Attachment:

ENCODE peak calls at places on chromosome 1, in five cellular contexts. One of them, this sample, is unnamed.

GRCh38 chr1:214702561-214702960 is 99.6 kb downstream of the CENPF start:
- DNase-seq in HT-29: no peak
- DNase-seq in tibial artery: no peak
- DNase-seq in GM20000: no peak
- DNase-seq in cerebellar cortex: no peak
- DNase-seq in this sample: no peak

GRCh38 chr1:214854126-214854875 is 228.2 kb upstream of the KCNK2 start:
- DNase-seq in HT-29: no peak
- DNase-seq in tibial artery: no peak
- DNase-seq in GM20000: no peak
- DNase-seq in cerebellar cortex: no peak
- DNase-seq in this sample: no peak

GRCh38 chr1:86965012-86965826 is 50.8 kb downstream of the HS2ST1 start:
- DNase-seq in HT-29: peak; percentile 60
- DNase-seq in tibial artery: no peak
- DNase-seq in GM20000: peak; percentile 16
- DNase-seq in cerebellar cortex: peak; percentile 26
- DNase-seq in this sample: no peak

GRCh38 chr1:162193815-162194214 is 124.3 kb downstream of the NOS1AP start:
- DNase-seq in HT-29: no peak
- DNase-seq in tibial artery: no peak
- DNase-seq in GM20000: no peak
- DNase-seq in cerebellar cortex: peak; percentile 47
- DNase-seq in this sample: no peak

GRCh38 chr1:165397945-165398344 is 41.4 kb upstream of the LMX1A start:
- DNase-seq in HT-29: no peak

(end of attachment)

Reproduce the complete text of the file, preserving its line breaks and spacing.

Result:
ENCODE peak calls at places on chromosome 1, in five cellular contexts. One of them, this sample, is unnamed.

GRCh38 chr1:214702561-214702960 is 99.6 kb downstream of the CENPF start:
- DNase-seq in HT-29: no peak
- DNase-seq in tibial artery: no peak
- DNase-seq in GM20000: no peak
- DNase-seq in cerebellar cortex: no peak
- DNase-seq in this sample: no peak

GRCh38 chr1:214854126-214854875 is 228.2 kb upstream of the KCNK2 start:
- DNase-seq in HT-29: no peak
- DNase-seq in tibial artery: no peak
- DNase-seq in GM20000: no peak
- DNase-seq in cerebellar cortex: no peak
- DNase-seq in this sample: no peak

GRCh38 chr1:86965012-86965826 is 50.8 kb downstream of the HS2ST1 start:
- DNase-seq in HT-29: peak; percentile 60
- DNase-seq in tibial artery: no peak
- DNase-seq in GM20000: peak; percentile 16
- DNase-seq in cerebellar cortex: peak; percentile 26
- DNase-seq in this sample: no peak

GRCh38 chr1:162193815-162194214 is 124.3 kb downstream of the NOS1AP start:
- DNase-seq in HT-29: no peak
- DNase-seq in tibial artery: no peak
- DNase-seq in GM20000: no peak
- DNase-seq in cerebellar cortex: peak; percentile 47
- DNase-seq in this sample: no peak

GRCh38 chr1:165397945-165398344 is 41.4 kb upstream of the LMX1A start:
- DNase-seq in HT-29: no peak